UFO Conjecture(s)

Friday, November 20, 2015

Insect Intelligence and UFOs?

A new book, Planet of the Bugs : Evolution and the Rise of Insects by Scott Richard Hall [The University of Chicago Press, 2015, Paper $17], allows consideration that UFOs may be piloted by insects, from elsewhere (another dimension or another planet system in the Universe or even Earth’s future).

Yes, many UFO buffs eschew the idea that insects may be flying around Earth in UFOs or flying saucers as Gerald Heard proposed in his 1953 book, Is another world watching!: The riddle of the flying saucers.

While Heard’s book is fraught with nonsense and error, the idea, if one absorbs the view(s) of Hall in his book, that insects could evolve to develop intelligence and the ability to create technology, is not as improbable as one might initially think.

Consideration of the ant kingdom alone forces one to speculate that insects could evolve to the point where intelligence supersedes instinct and manual dexterity is not a problem but an evolutionary development also.

The evolutionary time-line is long, 10 to 14 million years for Earth’s species.

On other planets, or later in Earth’s future, or the time in another dimension (perhaps not subject to the vicissitudes in this dimension), insects could develop in ways that mimic or transcend the way that insects have evolved here, as Scott Hall outlines.

That some UFO witnesses have seen creatures around UFOs that have an insect façade or manner should not be discounted perhaps:



Of course, the idea of an alien insect reality is delirious maybe or a product of Entomophobia.
But it (an alien insect possibility) should not be dismissed readily.

It may be a matter for discourse or debate.

RR

5 Comments:

  • The problem that may hamper this theory is the current inability to evolve away from the current physiological constraints of being encased in an exoskeleton that is very limited in increasing in size.

    I just read that certain species of wasps have a sense of numbers. A female wasp will lay her eggs in a precise cell allocating specific numbers of live caterpillars for the young hatch-lings to feed off. Five for the male larvae and 10 for the female larvae. An interesting concept for rudimentary intelligence wouldn't you think?

    Their are other pros and cons, but this is a start for you discussion.

    By Blogger Tim Hebert, at Friday, November 20, 2015  

  • As Hall's book relates insect evolution, skeletons would, for this discussion, change, allowing, environmental or survival purposes, to transform exoskeletons into endoskeleton or hydrostatic skeletons.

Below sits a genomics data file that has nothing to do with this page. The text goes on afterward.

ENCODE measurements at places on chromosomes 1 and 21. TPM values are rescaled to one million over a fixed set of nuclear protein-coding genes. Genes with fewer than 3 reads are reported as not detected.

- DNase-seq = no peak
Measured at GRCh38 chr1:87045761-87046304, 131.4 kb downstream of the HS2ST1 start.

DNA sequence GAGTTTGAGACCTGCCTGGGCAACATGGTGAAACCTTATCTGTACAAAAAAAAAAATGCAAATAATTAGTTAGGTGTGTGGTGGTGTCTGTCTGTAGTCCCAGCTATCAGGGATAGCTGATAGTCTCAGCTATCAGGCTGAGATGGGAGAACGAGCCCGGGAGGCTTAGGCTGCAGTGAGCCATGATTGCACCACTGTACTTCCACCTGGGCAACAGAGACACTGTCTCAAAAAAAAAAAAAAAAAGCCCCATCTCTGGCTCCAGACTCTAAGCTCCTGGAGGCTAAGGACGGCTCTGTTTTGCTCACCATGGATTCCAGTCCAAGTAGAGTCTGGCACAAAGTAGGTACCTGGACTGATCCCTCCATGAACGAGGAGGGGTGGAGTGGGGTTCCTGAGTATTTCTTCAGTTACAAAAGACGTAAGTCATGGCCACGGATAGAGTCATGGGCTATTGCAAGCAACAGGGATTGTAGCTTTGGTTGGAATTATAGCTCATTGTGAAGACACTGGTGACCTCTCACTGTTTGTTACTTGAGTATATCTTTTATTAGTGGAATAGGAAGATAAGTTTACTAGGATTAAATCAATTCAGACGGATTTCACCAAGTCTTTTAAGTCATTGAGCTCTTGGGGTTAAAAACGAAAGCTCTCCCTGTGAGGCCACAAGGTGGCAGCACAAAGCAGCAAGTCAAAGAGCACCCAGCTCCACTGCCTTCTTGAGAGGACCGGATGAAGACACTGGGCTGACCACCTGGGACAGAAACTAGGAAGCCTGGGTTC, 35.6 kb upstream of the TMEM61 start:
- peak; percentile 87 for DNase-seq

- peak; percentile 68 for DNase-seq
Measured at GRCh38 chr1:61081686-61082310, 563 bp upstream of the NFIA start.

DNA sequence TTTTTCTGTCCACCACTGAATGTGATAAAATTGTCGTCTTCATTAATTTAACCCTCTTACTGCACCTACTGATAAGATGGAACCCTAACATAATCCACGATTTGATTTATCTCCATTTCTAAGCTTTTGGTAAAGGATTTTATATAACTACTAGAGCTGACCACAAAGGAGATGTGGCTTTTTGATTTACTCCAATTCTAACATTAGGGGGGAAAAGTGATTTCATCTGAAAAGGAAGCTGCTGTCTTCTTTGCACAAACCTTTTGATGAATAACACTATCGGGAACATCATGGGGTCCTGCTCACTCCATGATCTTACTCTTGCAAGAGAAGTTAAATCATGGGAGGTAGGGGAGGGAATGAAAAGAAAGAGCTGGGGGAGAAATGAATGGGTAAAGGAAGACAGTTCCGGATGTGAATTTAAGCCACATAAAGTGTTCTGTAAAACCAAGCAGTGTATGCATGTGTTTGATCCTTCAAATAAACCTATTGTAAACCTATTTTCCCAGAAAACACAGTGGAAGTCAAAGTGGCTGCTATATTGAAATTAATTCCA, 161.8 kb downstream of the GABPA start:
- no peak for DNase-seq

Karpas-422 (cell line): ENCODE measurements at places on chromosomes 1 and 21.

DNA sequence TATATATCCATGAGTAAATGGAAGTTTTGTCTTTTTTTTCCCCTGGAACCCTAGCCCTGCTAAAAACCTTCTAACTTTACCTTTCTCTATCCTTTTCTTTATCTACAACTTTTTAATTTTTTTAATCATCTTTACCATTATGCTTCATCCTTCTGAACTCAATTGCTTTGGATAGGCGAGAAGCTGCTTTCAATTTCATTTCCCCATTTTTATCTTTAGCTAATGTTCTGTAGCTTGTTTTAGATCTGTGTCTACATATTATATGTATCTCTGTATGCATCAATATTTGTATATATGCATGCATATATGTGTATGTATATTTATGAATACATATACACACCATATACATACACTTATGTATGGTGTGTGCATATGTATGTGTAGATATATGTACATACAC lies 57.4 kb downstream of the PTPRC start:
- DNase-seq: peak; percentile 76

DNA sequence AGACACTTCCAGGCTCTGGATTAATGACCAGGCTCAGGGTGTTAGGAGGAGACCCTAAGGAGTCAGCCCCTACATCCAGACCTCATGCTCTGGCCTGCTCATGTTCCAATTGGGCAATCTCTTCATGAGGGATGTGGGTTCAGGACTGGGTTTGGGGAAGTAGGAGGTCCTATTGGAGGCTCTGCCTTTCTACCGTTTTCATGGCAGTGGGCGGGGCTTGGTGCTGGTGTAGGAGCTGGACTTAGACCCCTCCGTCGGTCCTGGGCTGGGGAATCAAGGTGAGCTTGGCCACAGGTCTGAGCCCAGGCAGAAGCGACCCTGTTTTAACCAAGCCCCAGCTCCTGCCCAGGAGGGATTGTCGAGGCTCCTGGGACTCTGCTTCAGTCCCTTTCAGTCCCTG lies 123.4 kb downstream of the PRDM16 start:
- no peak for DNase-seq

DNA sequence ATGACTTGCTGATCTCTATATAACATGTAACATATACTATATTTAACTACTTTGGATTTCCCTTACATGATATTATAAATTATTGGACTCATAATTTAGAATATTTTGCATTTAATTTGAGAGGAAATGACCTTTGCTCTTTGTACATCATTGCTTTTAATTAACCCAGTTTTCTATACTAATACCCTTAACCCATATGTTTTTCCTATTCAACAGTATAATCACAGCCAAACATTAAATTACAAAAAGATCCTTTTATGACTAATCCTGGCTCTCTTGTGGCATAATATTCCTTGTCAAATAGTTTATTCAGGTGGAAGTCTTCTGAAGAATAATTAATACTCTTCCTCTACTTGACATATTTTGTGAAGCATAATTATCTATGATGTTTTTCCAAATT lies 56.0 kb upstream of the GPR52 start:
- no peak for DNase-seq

Moreover, insects from elsewhere may have developed without exoskeletons, depending on the environments in which they were born, initially.

    The limitations of Earth's insects may have nothing to do with alien insects.

    RR

    By Blogger RRRGroup, at Friday, November 20, 2015  

  • "The limitations of Earth's insects may have nothing to do with alien insects."

    Yet we can only base our understanding to what is known and what we see before our eyes. So we have to base a futuristic hypothesis based on an assumption?

    What also would have to evolve is the physiological high metabolic rate that consumes enormous amounts of energy and rapid cellular death rates that lead to short lifespans. Yes, there are species that are able to "hibernate" or go into suspended animation..for lack of a better description...but these species are far and few and still have an extremely short lifespan when active.

    By Blogger Tim Hebert, at Friday, November 20, 2015  

  • Since we're speculating on "alien insects" anything is possible, Tim.

    Hall's rundown of evolutionary changes in Earth's insects opened the door to my conjectural post.

    And I have to disagree (sorry) with your view, "Yet we can only base our understanding to what is known and what we see before our eyes."

    Nope. we don't have to base our understanding to what is known and what we can see before our eyes.

    If that were the case. most of science (gravitation, atomic structure, quantum artifacts, et cetera, et cetera) would have gotten us nowhere.

    RR

    By Blogger RRRGroup, at Friday, November 20, 2015  

  • "Nope. we don't have to base our understanding to what is known and what we can see before our eyes.

    If that were the case. most of science (gravitation, atomic structure, quantum artifacts, et cetera, et cetera) would have gotten us nowhere."

    Yes...you are correct, but I still see basic limitations to the insect theory, but other areas that may support it fall in the areas of developed communication concepts and social structures.

    By Blogger Tim Hebert, at Friday, November 20, 2015  

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